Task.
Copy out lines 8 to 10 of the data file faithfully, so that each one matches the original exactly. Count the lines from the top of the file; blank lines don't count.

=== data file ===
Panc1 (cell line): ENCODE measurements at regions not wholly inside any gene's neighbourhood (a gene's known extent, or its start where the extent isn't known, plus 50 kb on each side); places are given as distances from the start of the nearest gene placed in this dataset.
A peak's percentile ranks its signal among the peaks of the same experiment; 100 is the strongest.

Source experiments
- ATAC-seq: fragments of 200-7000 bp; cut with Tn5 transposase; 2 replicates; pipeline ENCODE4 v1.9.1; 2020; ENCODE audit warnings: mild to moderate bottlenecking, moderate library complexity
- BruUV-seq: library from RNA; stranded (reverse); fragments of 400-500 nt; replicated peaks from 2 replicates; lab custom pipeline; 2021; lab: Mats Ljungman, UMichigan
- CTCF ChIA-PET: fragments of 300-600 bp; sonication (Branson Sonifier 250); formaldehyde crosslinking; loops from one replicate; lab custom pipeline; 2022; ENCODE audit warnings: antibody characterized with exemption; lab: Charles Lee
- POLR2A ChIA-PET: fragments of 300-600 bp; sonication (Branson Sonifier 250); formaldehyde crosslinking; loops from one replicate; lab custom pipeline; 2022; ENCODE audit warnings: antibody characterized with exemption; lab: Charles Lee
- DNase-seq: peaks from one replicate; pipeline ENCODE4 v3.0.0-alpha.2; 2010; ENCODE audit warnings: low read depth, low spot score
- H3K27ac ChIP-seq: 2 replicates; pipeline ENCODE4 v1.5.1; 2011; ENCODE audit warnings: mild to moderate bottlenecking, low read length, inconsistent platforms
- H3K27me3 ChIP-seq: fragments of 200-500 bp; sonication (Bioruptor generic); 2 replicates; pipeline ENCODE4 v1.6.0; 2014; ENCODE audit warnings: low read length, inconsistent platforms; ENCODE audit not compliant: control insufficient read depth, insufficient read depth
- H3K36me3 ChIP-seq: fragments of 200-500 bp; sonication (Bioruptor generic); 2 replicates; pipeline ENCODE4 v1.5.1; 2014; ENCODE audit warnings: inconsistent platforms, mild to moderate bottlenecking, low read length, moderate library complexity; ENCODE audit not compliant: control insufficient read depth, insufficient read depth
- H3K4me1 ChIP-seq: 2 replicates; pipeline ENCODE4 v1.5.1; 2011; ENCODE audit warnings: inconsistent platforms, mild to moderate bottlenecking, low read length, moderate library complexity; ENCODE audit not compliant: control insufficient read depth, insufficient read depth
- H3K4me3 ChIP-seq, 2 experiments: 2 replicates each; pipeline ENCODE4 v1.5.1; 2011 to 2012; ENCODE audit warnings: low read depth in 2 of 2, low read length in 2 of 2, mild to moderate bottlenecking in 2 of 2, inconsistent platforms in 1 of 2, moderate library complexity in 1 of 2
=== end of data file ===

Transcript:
- DNase-seq: peaks from one replicate; pipeline ENCODE4 v3.0.0-alpha.2; 2010; ENCODE audit warnings: low read depth, low spot score
- H3K27ac ChIP-seq: 2 replicates; pipeline ENCODE4 v1.5.1; 2011; ENCODE audit warnings: mild to moderate bottlenecking, low read length, inconsistent platforms
- H3K27me3 ChIP-seq: fragments of 200-500 bp; sonication (Bioruptor generic); 2 replicates; pipeline ENCODE4 v1.6.0; 2014; ENCODE audit warnings: low read length, inconsistent platforms; ENCODE audit not compliant: control insufficient read depth, insufficient read depth